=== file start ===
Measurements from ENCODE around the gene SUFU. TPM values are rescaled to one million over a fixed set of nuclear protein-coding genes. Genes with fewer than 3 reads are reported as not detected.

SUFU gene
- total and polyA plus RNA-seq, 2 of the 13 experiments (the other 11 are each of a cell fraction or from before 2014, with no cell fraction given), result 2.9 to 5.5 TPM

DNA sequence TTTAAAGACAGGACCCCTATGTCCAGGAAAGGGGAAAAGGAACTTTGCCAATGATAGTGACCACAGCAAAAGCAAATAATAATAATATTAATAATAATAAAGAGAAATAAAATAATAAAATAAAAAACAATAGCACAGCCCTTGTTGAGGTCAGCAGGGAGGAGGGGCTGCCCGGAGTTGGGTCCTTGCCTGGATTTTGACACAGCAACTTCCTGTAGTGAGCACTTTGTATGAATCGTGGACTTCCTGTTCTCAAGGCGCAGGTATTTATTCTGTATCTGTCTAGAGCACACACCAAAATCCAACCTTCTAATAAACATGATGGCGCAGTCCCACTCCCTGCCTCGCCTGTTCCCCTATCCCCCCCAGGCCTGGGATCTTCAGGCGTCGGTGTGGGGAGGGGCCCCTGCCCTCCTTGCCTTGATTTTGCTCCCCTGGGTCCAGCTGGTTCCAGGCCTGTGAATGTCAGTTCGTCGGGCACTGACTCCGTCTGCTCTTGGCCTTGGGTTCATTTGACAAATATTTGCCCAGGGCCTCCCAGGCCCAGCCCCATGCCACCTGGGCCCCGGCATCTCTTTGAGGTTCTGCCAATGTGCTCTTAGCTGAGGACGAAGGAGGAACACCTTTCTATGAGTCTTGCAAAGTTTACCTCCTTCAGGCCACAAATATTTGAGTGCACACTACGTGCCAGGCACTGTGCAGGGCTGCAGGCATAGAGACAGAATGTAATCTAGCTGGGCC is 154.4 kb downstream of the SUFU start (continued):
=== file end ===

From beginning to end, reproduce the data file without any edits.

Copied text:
Measurements from ENCODE around the gene SUFU. TPM values are rescaled to one million over a fixed set of nuclear protein-coding genes. Genes with fewer than 3 reads are reported as not detected.

SUFU gene
- total and polyA plus RNA-seq, 2 of the 13 experiments (the other 11 are each of a cell fraction or from before 2014, with no cell fraction given), result 2.9 to 5.5 TPM

DNA sequence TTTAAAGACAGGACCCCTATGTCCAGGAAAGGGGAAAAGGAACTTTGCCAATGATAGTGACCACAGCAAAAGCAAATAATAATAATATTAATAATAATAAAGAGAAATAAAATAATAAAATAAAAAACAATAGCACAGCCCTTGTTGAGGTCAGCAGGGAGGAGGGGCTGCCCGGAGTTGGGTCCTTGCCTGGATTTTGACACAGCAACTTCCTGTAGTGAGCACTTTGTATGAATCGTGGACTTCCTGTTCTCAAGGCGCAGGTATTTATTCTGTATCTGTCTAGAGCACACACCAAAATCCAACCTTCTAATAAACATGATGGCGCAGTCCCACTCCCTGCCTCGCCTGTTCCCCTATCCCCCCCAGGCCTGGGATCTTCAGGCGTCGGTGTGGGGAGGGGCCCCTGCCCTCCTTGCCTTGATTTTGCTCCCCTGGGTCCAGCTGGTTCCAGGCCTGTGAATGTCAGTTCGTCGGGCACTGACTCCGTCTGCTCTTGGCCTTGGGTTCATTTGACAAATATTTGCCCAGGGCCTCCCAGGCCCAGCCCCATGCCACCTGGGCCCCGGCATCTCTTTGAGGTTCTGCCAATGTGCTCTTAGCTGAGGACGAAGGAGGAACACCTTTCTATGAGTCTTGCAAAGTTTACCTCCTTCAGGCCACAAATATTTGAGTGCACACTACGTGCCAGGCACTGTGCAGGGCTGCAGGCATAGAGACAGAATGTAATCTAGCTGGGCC is 154.4 kb downstream of the SUFU start (continued):